If you're employed, start with the company you work for. Many companies are starting to provide services to help employees with work/life balance, including providing information and referrals for geriatric
care managers. This is a new trend because studies have come out finding that people on the job who are also primary caregivers are more likely to be stressed and depressed and to have lower work productivity. Check with your Human Resources (HR) department to see if they have resources for eldercare -- and whether those resources are covered as part of your company's benefits plan.
If you don't have any help available from your work, start by finding a geriatric care manager who can do a professional baseline assessment. This assessment can save you time and money in the long run because it helps you find out what level of care your loved one needs. Some people need a trained nurse; others who are at a higher level of functioning may just need a companion or a personal care assistant a couple of days a week. Caregivers have a lot of different kinds of expertise, and if your loved one has Alzheimer's or another form of dementia, you'll want to find a caregiver who has that expertise and experience.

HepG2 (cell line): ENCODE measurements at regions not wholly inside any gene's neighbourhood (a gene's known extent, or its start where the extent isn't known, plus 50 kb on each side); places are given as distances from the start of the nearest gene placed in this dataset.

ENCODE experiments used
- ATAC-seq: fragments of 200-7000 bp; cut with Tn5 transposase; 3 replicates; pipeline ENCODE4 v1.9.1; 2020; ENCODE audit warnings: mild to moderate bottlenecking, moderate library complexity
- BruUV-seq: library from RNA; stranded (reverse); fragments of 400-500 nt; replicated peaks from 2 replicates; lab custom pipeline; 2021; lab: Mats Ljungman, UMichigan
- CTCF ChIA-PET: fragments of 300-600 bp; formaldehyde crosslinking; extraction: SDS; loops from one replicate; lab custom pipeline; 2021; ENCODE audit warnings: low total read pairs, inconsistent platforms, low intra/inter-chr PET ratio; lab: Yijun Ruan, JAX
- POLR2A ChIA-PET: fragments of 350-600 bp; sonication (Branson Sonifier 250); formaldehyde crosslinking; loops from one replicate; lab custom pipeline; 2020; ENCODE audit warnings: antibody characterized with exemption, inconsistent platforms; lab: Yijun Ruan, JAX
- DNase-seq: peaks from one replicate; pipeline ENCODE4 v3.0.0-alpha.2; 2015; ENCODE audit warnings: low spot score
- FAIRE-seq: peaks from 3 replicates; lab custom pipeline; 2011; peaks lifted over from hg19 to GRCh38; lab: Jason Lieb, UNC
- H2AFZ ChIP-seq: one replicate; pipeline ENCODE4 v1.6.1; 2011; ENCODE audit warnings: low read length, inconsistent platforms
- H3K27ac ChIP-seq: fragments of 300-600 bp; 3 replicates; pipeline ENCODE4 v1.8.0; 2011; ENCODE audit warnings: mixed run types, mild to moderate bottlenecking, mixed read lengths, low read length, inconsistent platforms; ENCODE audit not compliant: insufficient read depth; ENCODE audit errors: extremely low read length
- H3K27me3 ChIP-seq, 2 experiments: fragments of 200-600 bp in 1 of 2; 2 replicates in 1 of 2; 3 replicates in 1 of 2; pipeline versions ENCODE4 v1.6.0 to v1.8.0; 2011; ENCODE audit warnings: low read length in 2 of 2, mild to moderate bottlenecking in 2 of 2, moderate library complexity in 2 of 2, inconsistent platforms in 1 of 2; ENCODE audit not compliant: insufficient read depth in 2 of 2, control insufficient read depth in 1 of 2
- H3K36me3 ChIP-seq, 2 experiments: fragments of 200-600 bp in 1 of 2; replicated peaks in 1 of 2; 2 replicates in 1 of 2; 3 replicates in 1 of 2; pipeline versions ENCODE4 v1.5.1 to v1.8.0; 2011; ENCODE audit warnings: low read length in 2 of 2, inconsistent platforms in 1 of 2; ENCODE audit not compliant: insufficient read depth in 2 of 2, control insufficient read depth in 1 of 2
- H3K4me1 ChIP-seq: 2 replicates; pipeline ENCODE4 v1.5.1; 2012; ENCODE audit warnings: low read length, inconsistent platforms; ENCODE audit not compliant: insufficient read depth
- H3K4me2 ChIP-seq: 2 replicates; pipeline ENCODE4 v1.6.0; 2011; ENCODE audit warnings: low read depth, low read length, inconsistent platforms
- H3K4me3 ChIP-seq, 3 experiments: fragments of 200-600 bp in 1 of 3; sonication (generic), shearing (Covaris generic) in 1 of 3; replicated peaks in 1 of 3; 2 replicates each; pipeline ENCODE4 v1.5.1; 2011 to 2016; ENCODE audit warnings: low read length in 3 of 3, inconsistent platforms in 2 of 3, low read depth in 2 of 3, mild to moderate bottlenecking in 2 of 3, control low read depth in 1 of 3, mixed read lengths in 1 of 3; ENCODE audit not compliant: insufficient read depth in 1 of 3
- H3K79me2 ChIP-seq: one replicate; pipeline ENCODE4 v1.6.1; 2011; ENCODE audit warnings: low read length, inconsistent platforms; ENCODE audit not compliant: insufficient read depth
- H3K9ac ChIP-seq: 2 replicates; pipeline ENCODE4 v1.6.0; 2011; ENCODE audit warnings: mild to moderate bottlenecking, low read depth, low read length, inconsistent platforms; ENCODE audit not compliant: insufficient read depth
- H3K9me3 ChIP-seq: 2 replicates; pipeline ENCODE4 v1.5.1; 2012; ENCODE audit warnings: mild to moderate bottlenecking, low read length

You could also try to find a caregiver on your own, but keep in mind that if you just start searching for a companion, you're going to have to take time off work to do that. There's a real art to choosing and hiring a caregiver; you may have to go through a few different people before you find someone who's a good fit. You're much more likely to get the kind of companion you need with the first try if you get a professional to manage the situation.
If you can't afford to hire a geriatric care manager, find an in-home care agency that will send an employee out to do an assessment before assigning someone to the position.